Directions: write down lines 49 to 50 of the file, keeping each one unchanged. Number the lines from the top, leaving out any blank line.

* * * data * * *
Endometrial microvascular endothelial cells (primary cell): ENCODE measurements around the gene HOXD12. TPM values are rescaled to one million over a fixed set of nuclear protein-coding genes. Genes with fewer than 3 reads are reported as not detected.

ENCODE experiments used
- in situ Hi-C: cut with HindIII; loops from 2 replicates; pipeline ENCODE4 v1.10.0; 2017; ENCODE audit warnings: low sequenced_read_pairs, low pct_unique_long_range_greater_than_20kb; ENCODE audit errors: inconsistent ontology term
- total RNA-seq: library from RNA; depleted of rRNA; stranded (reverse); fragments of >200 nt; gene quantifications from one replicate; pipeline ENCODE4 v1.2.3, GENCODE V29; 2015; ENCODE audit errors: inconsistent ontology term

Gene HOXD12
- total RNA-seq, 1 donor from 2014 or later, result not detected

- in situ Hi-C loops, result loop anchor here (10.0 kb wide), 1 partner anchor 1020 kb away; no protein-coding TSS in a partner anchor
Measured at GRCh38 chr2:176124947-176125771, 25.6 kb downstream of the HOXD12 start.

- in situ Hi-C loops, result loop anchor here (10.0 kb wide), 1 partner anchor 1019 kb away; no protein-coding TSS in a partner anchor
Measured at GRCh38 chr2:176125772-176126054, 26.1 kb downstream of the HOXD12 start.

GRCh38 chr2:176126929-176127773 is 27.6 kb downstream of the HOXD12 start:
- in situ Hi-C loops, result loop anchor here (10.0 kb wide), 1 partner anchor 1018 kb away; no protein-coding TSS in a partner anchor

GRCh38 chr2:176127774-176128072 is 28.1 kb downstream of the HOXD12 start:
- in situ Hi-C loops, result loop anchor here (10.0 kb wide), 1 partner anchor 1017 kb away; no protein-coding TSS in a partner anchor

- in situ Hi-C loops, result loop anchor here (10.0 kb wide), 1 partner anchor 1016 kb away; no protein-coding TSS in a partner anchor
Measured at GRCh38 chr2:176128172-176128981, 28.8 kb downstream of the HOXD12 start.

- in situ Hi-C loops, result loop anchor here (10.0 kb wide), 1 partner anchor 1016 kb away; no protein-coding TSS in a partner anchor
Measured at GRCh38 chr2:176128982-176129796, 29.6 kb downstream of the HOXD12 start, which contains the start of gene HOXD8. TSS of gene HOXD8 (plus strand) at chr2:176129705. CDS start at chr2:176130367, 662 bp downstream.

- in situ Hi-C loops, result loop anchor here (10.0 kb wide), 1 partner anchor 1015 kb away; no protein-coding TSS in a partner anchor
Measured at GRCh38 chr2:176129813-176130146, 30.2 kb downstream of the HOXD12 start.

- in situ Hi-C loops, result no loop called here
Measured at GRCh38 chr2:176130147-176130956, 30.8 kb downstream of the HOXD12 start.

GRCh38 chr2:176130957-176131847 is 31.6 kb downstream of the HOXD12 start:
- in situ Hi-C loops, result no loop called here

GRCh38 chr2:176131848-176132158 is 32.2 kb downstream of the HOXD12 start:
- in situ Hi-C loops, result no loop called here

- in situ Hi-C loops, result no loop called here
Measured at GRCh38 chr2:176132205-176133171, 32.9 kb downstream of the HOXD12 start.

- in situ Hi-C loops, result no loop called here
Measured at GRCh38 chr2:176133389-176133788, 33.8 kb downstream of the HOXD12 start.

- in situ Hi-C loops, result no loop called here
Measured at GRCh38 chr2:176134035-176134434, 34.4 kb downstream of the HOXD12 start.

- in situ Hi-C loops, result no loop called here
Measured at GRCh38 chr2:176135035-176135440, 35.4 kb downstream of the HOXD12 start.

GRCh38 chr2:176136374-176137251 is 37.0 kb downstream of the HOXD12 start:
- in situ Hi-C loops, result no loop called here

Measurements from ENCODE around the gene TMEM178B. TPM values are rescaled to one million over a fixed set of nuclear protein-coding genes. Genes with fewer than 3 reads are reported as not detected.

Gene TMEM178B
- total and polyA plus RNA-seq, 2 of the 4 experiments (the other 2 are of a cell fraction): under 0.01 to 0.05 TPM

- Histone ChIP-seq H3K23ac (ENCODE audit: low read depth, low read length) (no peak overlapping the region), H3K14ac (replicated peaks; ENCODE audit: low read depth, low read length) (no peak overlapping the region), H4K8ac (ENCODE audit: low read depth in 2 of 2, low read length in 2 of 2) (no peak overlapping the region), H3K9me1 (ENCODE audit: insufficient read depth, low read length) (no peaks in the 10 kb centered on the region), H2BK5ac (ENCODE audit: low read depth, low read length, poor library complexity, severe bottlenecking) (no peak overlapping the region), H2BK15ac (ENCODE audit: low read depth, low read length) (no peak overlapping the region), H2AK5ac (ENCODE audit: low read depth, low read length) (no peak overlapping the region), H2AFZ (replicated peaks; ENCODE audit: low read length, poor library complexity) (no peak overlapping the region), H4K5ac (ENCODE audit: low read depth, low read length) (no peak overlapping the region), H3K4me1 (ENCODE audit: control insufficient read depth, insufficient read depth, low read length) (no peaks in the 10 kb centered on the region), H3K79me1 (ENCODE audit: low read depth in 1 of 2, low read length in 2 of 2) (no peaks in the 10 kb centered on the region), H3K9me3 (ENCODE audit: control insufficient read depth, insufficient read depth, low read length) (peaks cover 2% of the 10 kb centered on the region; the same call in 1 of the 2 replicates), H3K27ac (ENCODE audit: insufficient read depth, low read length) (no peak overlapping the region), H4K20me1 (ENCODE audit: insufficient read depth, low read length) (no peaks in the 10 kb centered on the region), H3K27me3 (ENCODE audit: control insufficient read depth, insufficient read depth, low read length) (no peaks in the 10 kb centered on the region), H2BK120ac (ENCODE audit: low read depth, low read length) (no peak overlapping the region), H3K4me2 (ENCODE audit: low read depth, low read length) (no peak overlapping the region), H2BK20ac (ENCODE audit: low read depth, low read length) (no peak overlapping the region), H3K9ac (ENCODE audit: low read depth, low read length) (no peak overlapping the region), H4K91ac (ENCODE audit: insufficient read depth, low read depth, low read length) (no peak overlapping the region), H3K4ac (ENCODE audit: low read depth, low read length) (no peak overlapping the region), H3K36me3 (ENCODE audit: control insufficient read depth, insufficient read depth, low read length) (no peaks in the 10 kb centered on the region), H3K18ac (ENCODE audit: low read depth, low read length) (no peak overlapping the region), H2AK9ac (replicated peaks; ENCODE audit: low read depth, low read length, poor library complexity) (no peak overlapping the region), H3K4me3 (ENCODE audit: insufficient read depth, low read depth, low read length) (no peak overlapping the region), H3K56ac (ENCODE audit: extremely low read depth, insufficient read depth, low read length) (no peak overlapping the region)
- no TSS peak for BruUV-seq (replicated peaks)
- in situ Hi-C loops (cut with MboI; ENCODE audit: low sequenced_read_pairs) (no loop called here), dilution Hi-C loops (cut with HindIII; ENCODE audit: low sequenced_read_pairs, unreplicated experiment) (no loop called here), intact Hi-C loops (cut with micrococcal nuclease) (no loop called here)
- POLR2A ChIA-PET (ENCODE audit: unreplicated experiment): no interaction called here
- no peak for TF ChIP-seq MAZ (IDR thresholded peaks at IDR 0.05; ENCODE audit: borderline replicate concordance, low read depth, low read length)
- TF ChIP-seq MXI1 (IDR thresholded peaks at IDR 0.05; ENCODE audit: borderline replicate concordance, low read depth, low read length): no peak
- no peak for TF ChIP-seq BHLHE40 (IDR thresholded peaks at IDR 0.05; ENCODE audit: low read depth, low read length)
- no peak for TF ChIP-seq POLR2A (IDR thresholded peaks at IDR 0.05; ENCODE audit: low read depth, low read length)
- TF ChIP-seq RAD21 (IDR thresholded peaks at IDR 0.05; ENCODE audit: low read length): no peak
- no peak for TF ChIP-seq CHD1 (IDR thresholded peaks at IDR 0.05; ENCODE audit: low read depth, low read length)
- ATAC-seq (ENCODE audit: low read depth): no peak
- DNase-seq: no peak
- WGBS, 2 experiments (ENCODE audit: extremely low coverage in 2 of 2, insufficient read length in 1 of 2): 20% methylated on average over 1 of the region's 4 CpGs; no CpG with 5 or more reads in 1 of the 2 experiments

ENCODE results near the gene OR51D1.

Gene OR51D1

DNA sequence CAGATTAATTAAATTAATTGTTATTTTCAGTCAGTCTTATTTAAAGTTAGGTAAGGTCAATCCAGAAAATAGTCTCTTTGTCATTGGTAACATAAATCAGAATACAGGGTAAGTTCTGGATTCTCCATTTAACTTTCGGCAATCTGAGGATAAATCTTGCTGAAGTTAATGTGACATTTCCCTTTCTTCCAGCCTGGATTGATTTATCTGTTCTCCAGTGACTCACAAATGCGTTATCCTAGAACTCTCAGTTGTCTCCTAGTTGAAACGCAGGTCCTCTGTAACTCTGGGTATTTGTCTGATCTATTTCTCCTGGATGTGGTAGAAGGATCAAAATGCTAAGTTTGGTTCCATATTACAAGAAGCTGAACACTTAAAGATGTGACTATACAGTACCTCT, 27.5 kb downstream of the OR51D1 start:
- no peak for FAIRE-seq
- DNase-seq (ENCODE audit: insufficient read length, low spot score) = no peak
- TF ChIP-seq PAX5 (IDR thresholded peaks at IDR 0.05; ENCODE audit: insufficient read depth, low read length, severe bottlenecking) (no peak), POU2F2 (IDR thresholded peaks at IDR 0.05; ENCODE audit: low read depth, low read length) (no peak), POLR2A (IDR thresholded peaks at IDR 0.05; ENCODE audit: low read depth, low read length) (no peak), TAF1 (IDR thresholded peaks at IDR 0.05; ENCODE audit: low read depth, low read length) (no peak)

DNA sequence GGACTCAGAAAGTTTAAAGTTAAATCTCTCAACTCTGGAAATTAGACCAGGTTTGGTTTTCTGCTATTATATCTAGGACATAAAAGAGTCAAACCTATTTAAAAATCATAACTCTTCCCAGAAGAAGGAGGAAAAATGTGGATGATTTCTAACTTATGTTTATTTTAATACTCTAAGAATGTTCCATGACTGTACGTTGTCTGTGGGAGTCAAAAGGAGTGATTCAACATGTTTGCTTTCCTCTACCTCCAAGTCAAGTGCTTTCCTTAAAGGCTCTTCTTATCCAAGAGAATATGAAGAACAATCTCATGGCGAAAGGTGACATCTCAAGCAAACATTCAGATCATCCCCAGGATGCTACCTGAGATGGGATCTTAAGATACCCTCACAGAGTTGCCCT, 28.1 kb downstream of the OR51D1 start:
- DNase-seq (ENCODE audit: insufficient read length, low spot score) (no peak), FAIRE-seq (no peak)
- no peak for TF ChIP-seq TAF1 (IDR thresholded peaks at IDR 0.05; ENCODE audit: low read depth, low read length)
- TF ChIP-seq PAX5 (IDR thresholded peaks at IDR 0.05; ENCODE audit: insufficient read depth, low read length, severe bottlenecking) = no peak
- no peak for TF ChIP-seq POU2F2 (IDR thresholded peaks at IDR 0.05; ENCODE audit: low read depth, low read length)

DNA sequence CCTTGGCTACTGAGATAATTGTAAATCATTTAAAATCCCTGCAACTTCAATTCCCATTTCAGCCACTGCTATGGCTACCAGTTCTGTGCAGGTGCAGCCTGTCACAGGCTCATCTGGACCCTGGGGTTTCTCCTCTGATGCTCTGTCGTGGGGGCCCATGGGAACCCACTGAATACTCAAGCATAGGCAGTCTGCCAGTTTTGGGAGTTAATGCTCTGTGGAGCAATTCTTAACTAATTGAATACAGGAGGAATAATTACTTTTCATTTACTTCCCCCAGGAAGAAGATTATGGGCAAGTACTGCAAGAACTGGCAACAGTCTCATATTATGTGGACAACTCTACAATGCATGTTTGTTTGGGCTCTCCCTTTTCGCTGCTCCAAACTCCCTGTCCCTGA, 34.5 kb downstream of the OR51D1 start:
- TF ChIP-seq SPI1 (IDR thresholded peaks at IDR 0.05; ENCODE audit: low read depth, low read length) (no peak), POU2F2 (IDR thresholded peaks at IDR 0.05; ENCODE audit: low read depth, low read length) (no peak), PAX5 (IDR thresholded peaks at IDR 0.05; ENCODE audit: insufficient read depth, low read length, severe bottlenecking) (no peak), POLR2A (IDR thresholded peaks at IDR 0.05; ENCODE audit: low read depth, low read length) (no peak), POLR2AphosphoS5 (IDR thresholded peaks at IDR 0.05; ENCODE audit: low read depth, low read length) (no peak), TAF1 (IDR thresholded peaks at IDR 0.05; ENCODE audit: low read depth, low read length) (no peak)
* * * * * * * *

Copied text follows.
- no peak for TF ChIP-seq CHD1 (IDR thresholded peaks at IDR 0.05; ENCODE audit: low read depth, low read length)
- ATAC-seq (ENCODE audit: low read depth): no peak